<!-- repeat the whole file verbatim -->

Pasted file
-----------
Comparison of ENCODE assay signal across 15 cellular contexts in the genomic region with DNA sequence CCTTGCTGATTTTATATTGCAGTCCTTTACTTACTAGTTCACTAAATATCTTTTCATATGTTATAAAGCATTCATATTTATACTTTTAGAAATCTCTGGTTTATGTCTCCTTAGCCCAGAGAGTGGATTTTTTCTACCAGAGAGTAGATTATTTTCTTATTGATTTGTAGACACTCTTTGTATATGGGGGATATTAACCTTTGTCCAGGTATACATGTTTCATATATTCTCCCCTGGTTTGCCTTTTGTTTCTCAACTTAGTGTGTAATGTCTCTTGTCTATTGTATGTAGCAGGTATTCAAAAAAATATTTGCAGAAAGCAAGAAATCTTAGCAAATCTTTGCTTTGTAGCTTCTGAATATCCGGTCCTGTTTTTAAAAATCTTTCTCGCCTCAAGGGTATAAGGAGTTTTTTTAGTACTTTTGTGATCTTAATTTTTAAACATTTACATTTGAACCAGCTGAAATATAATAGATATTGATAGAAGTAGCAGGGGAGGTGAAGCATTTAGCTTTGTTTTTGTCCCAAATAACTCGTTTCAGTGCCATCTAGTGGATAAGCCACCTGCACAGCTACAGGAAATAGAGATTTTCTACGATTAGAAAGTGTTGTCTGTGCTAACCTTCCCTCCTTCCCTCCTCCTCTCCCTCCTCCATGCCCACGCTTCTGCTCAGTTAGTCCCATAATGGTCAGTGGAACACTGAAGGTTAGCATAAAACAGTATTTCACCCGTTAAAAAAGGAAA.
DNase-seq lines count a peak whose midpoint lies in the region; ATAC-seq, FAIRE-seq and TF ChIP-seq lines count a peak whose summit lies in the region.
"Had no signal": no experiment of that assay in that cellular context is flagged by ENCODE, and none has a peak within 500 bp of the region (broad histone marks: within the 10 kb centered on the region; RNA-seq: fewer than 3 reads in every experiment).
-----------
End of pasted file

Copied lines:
Comparison of ENCODE assay signal across 15 cellular contexts in the genomic region with DNA sequence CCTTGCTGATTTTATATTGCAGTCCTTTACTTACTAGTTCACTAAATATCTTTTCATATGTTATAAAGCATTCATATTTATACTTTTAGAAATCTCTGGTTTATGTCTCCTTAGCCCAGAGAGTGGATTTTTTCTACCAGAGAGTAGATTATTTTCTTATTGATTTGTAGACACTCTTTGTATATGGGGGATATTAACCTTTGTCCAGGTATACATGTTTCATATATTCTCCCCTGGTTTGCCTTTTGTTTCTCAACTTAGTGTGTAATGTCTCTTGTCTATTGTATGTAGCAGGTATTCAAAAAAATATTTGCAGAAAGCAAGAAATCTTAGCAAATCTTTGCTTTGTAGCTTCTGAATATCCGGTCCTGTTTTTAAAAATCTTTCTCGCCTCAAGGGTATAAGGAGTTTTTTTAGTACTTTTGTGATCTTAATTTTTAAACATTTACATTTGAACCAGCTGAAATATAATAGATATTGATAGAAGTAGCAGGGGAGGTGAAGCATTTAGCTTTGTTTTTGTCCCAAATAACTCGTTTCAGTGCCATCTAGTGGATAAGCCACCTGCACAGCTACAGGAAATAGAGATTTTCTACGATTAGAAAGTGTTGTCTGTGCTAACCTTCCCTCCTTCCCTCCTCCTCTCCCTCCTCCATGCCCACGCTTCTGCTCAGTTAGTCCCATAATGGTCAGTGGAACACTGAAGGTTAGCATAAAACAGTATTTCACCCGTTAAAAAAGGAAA.
DNase-seq lines count a peak whose midpoint lies in the region; ATAC-seq, FAIRE-seq and TF ChIP-seq lines count a peak whose summit lies in the region.
"Had no signal": no experiment of that assay in that cellular context is flagged by ENCODE, and none has a peak within 500 bp of the region (broad histone marks: within the 10 kb centered on the region; RNA-seq: fewer than 3 reads in every experiment).